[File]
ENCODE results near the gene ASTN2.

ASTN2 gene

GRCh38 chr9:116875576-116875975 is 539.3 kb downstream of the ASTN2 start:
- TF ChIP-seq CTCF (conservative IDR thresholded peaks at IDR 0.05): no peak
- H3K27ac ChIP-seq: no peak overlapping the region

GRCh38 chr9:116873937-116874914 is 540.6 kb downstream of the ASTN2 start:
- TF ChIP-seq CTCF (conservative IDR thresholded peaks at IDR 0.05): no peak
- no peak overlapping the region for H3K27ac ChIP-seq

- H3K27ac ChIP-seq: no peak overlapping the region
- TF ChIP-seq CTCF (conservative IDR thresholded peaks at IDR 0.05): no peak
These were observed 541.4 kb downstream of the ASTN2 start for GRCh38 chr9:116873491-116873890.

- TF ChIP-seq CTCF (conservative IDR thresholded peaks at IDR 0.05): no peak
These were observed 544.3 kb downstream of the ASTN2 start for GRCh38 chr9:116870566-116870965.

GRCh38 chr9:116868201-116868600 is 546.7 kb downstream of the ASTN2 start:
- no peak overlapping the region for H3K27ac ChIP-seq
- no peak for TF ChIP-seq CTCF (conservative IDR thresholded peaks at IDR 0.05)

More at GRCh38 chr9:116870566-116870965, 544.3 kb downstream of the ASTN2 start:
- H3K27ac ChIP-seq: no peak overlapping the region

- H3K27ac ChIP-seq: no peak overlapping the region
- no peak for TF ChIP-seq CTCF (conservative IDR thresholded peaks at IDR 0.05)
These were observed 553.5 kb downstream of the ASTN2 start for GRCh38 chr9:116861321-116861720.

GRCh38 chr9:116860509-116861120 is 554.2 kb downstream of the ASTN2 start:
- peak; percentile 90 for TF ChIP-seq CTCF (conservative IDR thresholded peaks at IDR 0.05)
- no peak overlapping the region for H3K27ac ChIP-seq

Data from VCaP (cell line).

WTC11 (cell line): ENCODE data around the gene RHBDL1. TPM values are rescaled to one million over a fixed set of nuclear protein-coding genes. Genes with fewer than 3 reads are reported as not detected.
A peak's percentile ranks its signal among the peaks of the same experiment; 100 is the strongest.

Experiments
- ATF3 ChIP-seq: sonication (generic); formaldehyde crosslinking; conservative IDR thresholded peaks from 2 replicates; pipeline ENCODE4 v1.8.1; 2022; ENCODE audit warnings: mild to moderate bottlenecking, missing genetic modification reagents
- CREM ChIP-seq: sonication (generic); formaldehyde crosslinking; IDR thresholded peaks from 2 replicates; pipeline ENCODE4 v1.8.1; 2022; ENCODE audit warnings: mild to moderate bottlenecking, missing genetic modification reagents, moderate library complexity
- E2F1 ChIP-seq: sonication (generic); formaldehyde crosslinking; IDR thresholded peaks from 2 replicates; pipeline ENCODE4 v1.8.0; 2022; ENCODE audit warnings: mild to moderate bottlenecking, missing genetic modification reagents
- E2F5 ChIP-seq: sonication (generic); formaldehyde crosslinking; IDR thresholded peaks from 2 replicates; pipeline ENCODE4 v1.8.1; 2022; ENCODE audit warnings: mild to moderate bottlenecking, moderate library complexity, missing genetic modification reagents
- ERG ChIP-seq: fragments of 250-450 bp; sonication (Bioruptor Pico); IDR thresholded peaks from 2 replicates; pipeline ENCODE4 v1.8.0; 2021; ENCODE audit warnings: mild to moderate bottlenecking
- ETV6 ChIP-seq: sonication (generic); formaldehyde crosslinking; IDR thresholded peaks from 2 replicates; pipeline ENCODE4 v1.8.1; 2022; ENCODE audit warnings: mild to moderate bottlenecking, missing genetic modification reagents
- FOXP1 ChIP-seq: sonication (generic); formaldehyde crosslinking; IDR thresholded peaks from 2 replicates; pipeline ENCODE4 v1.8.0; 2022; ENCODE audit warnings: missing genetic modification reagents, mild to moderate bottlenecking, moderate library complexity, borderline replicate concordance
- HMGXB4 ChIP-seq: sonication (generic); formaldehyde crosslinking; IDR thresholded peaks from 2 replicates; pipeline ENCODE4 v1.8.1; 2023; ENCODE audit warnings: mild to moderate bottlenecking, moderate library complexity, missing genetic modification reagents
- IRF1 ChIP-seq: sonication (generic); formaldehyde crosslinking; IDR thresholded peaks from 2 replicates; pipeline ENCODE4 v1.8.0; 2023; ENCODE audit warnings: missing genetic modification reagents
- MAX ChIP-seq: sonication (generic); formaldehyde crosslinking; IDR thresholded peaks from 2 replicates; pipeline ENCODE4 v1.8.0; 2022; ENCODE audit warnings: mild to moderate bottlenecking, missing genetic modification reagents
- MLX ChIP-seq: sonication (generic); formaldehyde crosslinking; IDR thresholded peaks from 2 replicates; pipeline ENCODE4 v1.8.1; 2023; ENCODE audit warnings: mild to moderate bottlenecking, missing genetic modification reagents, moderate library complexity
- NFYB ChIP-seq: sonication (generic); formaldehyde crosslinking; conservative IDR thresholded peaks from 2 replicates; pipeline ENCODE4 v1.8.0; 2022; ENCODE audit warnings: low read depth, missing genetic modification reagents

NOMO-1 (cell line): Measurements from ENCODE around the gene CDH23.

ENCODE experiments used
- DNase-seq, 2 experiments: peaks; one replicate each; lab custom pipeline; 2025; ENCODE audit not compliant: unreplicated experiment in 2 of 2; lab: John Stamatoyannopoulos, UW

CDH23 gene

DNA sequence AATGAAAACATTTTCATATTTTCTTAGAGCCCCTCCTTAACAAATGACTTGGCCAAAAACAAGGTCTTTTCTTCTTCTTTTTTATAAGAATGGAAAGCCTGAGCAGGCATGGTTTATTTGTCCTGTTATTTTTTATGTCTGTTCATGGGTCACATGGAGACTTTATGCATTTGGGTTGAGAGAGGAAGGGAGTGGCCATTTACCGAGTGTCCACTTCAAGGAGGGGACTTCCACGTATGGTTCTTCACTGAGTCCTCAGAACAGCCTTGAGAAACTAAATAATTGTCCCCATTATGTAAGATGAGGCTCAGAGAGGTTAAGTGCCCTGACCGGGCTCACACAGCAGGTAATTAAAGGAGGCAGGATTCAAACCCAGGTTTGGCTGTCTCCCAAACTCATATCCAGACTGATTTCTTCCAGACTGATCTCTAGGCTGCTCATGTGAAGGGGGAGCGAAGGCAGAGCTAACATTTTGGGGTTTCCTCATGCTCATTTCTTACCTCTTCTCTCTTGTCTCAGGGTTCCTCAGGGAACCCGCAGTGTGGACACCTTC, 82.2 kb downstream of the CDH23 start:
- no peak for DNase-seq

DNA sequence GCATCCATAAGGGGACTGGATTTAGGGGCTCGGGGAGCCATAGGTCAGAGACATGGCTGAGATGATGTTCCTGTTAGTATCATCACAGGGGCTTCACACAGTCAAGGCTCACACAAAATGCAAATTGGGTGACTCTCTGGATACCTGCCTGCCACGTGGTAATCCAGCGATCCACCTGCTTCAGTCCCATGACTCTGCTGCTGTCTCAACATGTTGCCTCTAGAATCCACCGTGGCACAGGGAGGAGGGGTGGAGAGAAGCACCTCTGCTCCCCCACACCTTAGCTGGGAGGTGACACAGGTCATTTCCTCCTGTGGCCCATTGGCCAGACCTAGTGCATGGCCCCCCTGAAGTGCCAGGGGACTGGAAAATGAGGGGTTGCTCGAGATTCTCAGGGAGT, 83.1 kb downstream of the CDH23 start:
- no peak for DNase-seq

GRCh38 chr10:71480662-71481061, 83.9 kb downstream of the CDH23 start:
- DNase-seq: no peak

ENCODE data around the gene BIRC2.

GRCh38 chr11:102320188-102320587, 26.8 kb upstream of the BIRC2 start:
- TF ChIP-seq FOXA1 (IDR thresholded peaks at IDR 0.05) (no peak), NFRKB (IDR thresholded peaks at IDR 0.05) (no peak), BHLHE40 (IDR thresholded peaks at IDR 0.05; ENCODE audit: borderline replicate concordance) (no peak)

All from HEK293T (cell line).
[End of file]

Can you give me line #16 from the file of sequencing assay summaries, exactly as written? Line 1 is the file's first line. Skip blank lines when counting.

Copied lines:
- no peak for TF ChIP-seq CTCF (conservative IDR thresholded peaks at IDR 0.05)